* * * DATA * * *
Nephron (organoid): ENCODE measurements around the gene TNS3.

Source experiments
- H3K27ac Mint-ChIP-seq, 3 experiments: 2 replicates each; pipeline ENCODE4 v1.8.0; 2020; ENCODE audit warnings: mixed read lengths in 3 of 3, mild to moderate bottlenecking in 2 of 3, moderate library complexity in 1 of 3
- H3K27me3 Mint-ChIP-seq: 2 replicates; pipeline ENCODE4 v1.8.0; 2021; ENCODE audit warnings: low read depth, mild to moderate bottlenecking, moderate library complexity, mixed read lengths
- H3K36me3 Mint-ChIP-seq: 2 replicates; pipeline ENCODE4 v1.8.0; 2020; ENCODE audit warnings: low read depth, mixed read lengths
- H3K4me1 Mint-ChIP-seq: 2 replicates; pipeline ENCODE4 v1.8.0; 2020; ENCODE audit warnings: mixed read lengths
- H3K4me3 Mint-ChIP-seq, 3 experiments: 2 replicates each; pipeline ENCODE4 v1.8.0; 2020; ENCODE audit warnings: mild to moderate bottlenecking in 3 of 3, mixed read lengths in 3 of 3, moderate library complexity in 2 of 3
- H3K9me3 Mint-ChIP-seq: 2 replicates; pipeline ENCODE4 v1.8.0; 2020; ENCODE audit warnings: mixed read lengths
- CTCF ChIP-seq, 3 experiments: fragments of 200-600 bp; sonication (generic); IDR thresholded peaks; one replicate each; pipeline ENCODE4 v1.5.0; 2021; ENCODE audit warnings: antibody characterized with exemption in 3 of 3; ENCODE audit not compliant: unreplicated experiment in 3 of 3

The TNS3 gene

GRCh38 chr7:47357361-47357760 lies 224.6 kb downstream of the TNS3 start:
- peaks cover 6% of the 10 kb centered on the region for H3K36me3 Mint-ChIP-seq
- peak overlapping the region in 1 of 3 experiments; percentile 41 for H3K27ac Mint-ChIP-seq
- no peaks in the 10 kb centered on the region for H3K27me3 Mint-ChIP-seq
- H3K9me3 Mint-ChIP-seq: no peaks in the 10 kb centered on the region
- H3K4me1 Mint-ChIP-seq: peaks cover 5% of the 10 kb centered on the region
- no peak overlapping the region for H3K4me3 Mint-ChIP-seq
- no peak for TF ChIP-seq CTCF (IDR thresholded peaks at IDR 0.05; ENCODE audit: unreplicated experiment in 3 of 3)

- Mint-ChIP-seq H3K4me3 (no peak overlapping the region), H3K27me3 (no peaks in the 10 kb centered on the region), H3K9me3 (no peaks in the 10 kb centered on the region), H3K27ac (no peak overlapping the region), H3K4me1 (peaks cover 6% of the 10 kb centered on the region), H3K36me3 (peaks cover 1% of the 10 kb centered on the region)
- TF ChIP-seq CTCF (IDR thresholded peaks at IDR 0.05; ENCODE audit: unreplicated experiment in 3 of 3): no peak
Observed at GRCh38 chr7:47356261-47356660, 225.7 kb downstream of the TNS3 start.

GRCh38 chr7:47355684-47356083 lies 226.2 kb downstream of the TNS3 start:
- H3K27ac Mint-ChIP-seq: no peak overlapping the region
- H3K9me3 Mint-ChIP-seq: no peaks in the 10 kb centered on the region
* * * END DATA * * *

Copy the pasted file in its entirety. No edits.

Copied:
Nephron (organoid): ENCODE measurements around the gene TNS3.

Source experiments
- H3K27ac Mint-ChIP-seq, 3 experiments: 2 replicates each; pipeline ENCODE4 v1.8.0; 2020; ENCODE audit warnings: mixed read lengths in 3 of 3, mild to moderate bottlenecking in 2 of 3, moderate library complexity in 1 of 3
- H3K27me3 Mint-ChIP-seq: 2 replicates; pipeline ENCODE4 v1.8.0; 2021; ENCODE audit warnings: low read depth, mild to moderate bottlenecking, moderate library complexity, mixed read lengths
- H3K36me3 Mint-ChIP-seq: 2 replicates; pipeline ENCODE4 v1.8.0; 2020; ENCODE audit warnings: low read depth, mixed read lengths
- H3K4me1 Mint-ChIP-seq: 2 replicates; pipeline ENCODE4 v1.8.0; 2020; ENCODE audit warnings: mixed read lengths
- H3K4me3 Mint-ChIP-seq, 3 experiments: 2 replicates each; pipeline ENCODE4 v1.8.0; 2020; ENCODE audit warnings: mild to moderate bottlenecking in 3 of 3, mixed read lengths in 3 of 3, moderate library complexity in 2 of 3
- H3K9me3 Mint-ChIP-seq: 2 replicates; pipeline ENCODE4 v1.8.0; 2020; ENCODE audit warnings: mixed read lengths
- CTCF ChIP-seq, 3 experiments: fragments of 200-600 bp; sonication (generic); IDR thresholded peaks; one replicate each; pipeline ENCODE4 v1.5.0; 2021; ENCODE audit warnings: antibody characterized with exemption in 3 of 3; ENCODE audit not compliant: unreplicated experiment in 3 of 3

The TNS3 gene

GRCh38 chr7:47357361-47357760 lies 224.6 kb downstream of the TNS3 start:
- peaks cover 6% of the 10 kb centered on the region for H3K36me3 Mint-ChIP-seq
- peak overlapping the region in 1 of 3 experiments; percentile 41 for H3K27ac Mint-ChIP-seq
- no peaks in the 10 kb centered on the region for H3K27me3 Mint-ChIP-seq
- H3K9me3 Mint-ChIP-seq: no peaks in the 10 kb centered on the region
- H3K4me1 Mint-ChIP-seq: peaks cover 5% of the 10 kb centered on the region
- no peak overlapping the region for H3K4me3 Mint-ChIP-seq
- no peak for TF ChIP-seq CTCF (IDR thresholded peaks at IDR 0.05; ENCODE audit: unreplicated experiment in 3 of 3)

- Mint-ChIP-seq H3K4me3 (no peak overlapping the region), H3K27me3 (no peaks in the 10 kb centered on the region), H3K9me3 (no peaks in the 10 kb centered on the region), H3K27ac (no peak overlapping the region), H3K4me1 (peaks cover 6% of the 10 kb centered on the region), H3K36me3 (peaks cover 1% of the 10 kb centered on the region)
- TF ChIP-seq CTCF (IDR thresholded peaks at IDR 0.05; ENCODE audit: unreplicated experiment in 3 of 3): no peak
Observed at GRCh38 chr7:47356261-47356660, 225.7 kb downstream of the TNS3 start.

GRCh38 chr7:47355684-47356083 lies 226.2 kb downstream of the TNS3 start:
- H3K27ac Mint-ChIP-seq: no peak overlapping the region
- H3K9me3 Mint-ChIP-seq: no peaks in the 10 kb centered on the region